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Justices look for happy medium in university retirement plan snarl

The high court heard what has become trending legislation over the last few years: a challenge to how universities manage their retirement plans.   

WASHINGTON (CN) — The Supreme Court devoted oral arguments Monday to the search for middle ground in a suit over excessive fees built in to university employees' retirement plans. 

“I don't know, counsel, that we can say a rule as broad as the Seventh Circuit has without harming the beneficiaries,” Justice Sonia Sotomayor said in an exchange with the attorney representing the Northwestern University. “You may not have a rule as wide as the petitioner wants but there has to be a happier medium than what you're advocating.” 

The justices seemed to acknowledge pieces of each side’s arguments without fully embracing one or the other. 

“You say there's no limit for them, but, you know, there's no stopping point for you either,” Justice Clarence Thomas said in an exchange with the lawyer for April Hughes and other university employees. 

Justice Stephen Breyer parsed the wording of the employees' petition and still came up empty. 

“If that were the situation, and you should read it like a real nitpicker, then I can find something lacking, and if I read it not like a nitpicker, it says what you said so I'm slightly stuck,” the Clinton appointee said. 

Justice Brett Kavanaugh expressed exasperation with how to deal with the large number of these cases that have come to the court in the pleading stage and then ultimately been settled later on. He said the invocation that this case is still in the pleading stage “forces us not to deal with the reality of what’s going on.” 

“I don't know how to deal with this is that these class action complaints are such that the game is to get past the pleading stage,” the Trump appointee said. “We've heard … the phrase pleading stage multiple times. This is just the pleading stage, don't worry about it, it can all be worked out trial. It doesn't happen in the real world.”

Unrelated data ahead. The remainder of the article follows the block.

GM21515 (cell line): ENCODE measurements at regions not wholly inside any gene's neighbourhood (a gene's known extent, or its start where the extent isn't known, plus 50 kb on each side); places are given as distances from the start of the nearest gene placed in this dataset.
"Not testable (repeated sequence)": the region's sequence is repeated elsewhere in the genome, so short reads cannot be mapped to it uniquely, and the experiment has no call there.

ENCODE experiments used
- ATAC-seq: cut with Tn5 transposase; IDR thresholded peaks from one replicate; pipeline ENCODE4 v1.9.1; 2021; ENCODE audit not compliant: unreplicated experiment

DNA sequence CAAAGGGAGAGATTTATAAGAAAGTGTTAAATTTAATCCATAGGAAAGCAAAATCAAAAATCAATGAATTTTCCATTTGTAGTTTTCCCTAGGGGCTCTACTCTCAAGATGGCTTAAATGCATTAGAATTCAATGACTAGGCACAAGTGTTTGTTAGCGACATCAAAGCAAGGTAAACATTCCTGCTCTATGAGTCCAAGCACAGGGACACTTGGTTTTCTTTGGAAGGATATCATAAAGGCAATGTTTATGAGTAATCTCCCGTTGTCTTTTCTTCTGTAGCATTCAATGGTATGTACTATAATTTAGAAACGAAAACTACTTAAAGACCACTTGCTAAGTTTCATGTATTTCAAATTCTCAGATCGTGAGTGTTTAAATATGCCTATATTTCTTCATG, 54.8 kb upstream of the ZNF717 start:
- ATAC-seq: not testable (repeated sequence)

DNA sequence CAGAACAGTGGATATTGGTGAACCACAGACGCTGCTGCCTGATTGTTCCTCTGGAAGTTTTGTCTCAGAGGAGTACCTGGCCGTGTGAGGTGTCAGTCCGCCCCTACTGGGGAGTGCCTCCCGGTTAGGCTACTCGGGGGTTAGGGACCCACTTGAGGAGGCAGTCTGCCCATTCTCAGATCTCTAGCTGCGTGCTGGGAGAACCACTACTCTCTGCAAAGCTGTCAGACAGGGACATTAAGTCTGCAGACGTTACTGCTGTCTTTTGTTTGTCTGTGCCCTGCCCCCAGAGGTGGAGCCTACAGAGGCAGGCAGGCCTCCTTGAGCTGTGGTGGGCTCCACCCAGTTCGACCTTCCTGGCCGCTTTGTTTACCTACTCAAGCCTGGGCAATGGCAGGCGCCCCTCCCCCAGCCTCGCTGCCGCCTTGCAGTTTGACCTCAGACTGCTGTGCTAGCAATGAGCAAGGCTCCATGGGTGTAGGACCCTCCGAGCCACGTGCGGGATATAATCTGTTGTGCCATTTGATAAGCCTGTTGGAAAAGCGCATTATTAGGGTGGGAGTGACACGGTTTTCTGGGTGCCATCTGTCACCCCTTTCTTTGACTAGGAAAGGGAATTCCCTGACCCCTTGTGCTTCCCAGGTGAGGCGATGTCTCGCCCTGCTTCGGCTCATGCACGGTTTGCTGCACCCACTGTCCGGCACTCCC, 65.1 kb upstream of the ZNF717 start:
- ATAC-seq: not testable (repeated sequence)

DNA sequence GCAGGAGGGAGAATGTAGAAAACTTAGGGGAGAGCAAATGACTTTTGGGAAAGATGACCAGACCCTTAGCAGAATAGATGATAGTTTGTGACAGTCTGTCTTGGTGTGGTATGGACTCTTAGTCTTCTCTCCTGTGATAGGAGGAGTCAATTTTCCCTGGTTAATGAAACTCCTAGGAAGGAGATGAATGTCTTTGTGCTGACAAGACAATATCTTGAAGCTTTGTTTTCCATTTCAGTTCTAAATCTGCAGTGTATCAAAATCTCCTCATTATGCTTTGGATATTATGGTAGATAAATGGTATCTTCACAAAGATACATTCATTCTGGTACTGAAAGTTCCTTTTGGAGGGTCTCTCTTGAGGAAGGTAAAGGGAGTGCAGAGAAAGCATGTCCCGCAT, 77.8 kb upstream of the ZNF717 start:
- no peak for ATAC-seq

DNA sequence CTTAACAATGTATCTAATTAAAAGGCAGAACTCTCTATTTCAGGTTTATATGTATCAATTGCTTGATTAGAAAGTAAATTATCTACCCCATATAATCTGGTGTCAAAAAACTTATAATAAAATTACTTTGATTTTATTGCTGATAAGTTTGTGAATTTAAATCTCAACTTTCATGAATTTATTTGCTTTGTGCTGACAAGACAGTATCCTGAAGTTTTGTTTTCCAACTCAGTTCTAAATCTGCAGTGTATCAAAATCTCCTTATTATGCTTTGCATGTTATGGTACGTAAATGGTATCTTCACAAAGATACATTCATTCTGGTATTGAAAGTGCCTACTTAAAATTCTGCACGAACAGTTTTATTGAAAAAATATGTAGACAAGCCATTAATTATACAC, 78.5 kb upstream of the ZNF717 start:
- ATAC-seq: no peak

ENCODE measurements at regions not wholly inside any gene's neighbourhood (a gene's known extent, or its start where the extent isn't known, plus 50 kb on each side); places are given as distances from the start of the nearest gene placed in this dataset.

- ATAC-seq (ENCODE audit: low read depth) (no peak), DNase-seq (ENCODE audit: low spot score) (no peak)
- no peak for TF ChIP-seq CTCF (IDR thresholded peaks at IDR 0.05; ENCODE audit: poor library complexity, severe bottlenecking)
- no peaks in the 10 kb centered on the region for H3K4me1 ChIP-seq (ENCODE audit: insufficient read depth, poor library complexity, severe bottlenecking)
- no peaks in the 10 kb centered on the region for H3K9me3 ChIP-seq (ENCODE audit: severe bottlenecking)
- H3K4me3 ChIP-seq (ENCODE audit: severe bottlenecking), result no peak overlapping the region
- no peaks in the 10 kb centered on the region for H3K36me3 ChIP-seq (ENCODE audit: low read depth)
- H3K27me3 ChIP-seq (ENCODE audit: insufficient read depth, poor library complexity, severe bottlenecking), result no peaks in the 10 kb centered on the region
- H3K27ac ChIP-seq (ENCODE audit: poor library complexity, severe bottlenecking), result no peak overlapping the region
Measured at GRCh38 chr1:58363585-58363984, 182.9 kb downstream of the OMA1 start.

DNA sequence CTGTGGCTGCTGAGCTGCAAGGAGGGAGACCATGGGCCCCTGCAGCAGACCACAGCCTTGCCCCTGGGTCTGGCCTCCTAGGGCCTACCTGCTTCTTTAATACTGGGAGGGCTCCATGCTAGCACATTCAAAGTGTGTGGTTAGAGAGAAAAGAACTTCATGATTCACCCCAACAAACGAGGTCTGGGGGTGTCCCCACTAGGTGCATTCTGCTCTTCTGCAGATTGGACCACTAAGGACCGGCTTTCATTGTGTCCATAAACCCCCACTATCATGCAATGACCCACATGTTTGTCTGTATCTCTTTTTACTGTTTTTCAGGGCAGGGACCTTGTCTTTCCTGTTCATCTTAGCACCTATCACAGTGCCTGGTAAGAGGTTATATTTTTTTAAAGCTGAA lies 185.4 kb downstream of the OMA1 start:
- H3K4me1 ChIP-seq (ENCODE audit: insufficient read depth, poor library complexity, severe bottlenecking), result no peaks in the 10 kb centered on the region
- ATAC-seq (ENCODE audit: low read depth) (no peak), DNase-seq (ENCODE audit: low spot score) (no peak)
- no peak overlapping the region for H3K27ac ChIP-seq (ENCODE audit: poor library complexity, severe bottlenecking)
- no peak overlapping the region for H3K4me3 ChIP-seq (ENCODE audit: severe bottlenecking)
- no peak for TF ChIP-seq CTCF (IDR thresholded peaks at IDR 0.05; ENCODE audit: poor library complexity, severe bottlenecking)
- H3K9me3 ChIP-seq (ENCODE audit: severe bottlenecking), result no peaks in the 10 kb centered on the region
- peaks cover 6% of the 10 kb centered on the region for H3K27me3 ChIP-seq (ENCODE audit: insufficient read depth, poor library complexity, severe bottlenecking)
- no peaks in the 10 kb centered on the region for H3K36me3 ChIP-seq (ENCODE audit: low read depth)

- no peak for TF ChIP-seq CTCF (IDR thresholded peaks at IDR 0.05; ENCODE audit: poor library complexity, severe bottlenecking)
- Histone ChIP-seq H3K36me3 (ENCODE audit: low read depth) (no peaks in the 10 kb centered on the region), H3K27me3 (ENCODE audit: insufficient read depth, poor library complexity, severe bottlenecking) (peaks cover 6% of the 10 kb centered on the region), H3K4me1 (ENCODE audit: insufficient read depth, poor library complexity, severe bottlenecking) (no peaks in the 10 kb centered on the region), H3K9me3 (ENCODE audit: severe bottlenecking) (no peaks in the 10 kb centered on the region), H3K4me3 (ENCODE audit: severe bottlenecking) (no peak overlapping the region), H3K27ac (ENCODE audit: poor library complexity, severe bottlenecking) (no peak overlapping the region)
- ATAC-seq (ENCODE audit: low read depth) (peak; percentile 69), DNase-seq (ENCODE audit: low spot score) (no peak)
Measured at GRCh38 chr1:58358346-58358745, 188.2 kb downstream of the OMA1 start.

Alleging that Northwestern's mismanagement of retirement plans led to the “erosion of their account balances through excessive fees," Hughes and other employees filed suit under the Employee Retirement Income Security Act of 1974 — a move by Congress to federalize the responsibility of fiduciaries in employee retirement plans. When the university moved to dismiss the employees’ suit, the District Court ruled in their favor, concluding that “it is not clear that the plan could have arranged for lower prices.” The Seventh Circuit affirmed the decision, bringing the case to the Supreme Court.  

Similar cases have grown in popularity in the last few years with more than 20 elite universities since 2016 being hit with class action lawsuits over management of retirement plans. The attorney for the university — Gregory Garre with Latham & Watkins — addressed the increase in these cases over the years. Garre said the employees’ complaint was “massive in size but short on specifics” because it was designed to go after 20 universities at once. 

“This case is one of a barrage of damages actions filed against leading universities across the country, in petitioner’s own words, to revolutionize fiduciary practices, not through prospective changes to ERISA or its regulations but through the blunt threat of damages actions for past conduct,” Garre said. 

Garre warned that employees would bear the brunt of these actions. 

“Ultimately, it's the employees and the retirees who would be the real losers, as plans shed options, scale back services, and perhaps even fold up all together in the wake of skyrocketing insurance premiums,” Garre said. 

Representing the employees, David Frederick of Kellogg Hansen argued that plan members were being overcharged for their investments and were entitled to lower fees. 

“The very same investment was being offered to participants at a much higher cost than they should have been able to get because they were entitled to get the institutional share class fees,” Frederick said.  

The Department of Justice also argued as amicus curiae for the university employees. 

“The allegations in this complaint — assuming them to be true at this stage — show that respondents here acted imprudently by wasting plan participants’ retirement savings,” said Michael Huston, assistant to the solicitor general.  

Attorneys for the university and its employees did not respond to requests for comments following oral arguments. 

Follow @KelseyReichmann
Categories / Appeals, Education, Employment, Financial

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